Muir, Burgin and Wightman impress at the Muller UK Athletics Championships

Laura Muir track wave

The Müller UK Athletics Championships at the Manchester Regional Arena welcomed a cluster of superb performances and a host of World Championship qualifiers, with mixed weather conditions and considerable winds.

Olympic silver medallist, Laura Muir (handicap -1.7) provided a masterclass in tactical running as she bided her time for the first half of the 1500m final, before unleashing her trademark killer kick to comfortably take the metric mile crown she also won in 2015 and 2016 – this time in 4:12.91.

Melissa Courtney-Bryant (handicap -1.6) continued her return from injury with silver in 4:17.72 to make the Eugene squad, with Sabrina Sinha  (handicap -0.9) in third in 4:19.76.

Now with her World Championship selection sealed, a delighted Muir explained: “I am really happy with that today and to become British Champion at 1500m again. I cannot afford to ease up and am trying to get something out of every time I run. I was feeling a bit race rusty a couple of weeks ago, so it is nice to get some good races under my belt. Now the training is translating into the races.

“I am training hard and now I am racing well so feel good and with three championships I am training even harder than usual because of the three events.  I am very excited for Oregon now and am really determined to get a medal.”

The pressure was on Max Burgin (handicap -3.6) to emerge victorious following his swift 1:43.52 in Ostrava last month and 20-year-old duly delivered with a fine 800m performance, winning in a 1:44.64 Stadium Record, en-route to booking his spot on the British Team for the World Athletics Championships in Eugene next month.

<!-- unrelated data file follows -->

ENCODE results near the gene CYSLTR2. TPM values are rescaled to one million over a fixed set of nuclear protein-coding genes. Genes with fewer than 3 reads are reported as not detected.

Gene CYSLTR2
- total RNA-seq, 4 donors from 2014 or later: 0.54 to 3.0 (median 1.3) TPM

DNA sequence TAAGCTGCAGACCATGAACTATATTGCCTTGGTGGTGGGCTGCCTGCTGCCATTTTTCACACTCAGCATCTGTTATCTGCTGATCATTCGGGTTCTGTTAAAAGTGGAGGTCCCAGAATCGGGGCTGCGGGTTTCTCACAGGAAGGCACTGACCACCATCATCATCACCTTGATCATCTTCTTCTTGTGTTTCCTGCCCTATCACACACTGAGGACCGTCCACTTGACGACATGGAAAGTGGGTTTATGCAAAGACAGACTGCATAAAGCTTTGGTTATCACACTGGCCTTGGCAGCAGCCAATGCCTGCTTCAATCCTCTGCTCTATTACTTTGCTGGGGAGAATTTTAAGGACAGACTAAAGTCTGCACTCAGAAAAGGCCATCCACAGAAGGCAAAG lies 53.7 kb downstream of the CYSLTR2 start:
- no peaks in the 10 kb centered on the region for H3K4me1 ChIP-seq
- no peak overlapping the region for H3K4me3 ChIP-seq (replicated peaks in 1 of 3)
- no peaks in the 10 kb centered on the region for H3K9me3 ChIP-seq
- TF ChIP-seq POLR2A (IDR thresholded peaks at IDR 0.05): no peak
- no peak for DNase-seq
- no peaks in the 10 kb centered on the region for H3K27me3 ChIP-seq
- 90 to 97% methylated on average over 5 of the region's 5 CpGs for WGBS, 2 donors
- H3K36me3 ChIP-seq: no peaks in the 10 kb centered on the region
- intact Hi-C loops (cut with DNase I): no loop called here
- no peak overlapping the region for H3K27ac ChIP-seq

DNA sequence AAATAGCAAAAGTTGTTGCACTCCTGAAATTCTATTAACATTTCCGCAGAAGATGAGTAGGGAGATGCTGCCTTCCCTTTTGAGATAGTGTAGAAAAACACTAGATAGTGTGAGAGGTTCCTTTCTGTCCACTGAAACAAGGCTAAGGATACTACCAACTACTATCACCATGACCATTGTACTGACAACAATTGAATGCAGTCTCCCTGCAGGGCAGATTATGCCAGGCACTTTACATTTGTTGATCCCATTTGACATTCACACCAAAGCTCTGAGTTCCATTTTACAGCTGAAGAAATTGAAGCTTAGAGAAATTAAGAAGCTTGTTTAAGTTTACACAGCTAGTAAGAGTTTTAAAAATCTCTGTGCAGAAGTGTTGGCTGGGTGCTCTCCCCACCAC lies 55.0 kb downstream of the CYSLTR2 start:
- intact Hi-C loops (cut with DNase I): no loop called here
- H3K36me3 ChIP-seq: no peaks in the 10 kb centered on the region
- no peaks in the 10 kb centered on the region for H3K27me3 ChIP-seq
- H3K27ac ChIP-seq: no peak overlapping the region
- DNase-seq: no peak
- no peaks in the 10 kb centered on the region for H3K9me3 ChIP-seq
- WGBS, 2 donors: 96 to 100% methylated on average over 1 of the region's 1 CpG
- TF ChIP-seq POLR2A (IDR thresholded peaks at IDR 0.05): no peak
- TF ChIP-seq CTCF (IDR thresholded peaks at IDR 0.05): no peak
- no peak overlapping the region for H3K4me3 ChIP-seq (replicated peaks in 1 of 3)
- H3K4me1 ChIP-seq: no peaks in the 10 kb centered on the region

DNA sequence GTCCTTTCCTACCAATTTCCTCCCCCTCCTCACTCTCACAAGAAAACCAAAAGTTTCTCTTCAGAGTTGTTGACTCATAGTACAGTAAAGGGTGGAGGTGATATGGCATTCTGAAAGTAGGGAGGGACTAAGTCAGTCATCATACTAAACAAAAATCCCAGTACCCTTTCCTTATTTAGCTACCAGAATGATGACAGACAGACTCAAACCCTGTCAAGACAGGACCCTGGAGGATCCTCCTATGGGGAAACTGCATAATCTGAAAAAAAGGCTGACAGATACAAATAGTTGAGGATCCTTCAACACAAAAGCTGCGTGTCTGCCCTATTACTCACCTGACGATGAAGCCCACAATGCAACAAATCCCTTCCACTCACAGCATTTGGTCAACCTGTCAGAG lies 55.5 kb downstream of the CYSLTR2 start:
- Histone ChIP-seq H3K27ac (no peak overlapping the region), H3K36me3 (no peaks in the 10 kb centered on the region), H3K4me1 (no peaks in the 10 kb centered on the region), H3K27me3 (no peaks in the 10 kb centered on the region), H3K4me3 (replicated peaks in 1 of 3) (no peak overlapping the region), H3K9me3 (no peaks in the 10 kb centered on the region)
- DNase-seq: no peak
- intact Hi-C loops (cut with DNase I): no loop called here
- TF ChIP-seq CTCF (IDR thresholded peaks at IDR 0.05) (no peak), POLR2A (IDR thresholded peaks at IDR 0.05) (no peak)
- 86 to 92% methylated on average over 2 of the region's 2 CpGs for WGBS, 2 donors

In a loaded field in arguably one of the most highly anticipated races of the weekend, 2020 champion, Daniel Rowden (handicap -5.6) claimed the silver medal in a 1:45.58 season’s best, whilst 2015 champion Kyle Langford (handicap -6.3) took the bronze with 1:46.34.

An elated Burgin revealed afterwards: “I am delighted with that race. Going into today, I was the fastest so there was a little bit more of expectation on me to qualify. So, I am delighted to have come out and secured the win.

“The conditions were tough so running from the front isn’t necessarily the best as you feel the wind more. It is quite normal for me to feel sick straight afterwards – it is a side effect of the effort but nothing to worry about.

“I have never run in a senior major championships so it will be a new experience. I have the world lead at the moment, so I am in a good place. With the Commonwealths and the Europeans, I have plenty of opportunities to get used to championship running with the three rounds and so on.”

Jake Wightman (handicap -6.4) captured the 1500m crown on his tenth appearance in the championships in 3:40.26. The Olympic finalist and world fifth placer finished like a train to hold off 2018 and 2019 champion, Neil Gourley (handicap -6.7) who clocked 3:40.38 to snatch the silver medal in front of Olympic bronze medallist, Josh Kerr (handicap -6.4), with 3:40.63.

With a spot on the plane to Eugene with Gourley confirmed, the victor said: “I’m very relieved because there have been a few occasions where I have been so close to winning this title, but the main aim was to come top two, however – to be a champ going into Worlds is a real confidence booster so it’s a massive relief.